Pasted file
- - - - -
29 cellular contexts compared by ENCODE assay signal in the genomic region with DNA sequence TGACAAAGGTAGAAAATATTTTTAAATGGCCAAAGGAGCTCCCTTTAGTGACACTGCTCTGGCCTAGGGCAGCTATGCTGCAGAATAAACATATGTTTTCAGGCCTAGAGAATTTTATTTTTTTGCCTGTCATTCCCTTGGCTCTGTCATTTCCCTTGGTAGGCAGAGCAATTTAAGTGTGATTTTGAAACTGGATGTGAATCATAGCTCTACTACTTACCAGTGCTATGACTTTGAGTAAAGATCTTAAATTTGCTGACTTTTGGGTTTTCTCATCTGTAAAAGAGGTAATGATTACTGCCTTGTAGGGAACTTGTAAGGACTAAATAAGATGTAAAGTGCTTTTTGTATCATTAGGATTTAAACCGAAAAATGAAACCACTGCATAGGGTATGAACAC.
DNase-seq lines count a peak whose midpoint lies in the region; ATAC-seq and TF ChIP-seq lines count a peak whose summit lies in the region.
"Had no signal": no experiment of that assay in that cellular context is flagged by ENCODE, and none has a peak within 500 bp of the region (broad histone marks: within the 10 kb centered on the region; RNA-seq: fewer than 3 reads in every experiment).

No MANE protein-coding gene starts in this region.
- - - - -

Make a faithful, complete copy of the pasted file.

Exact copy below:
29 cellular contexts compared by ENCODE assay signal in the genomic region with DNA sequence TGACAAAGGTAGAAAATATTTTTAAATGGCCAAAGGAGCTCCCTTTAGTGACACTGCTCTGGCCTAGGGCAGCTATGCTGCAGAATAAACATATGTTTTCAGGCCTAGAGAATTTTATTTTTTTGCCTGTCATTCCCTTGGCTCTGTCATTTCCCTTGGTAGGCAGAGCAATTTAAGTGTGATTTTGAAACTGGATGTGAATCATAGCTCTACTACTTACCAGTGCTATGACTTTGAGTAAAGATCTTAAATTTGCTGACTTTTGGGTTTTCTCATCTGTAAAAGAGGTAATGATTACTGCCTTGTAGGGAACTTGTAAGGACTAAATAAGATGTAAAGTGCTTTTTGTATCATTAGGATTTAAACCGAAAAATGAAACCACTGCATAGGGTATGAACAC.
DNase-seq lines count a peak whose midpoint lies in the region; ATAC-seq and TF ChIP-seq lines count a peak whose summit lies in the region.
"Had no signal": no experiment of that assay in that cellular context is flagged by ENCODE, and none has a peak within 500 bp of the region (broad histone marks: within the 10 kb centered on the region; RNA-seq: fewer than 3 reads in every experiment).

No MANE protein-coding gene starts in this region.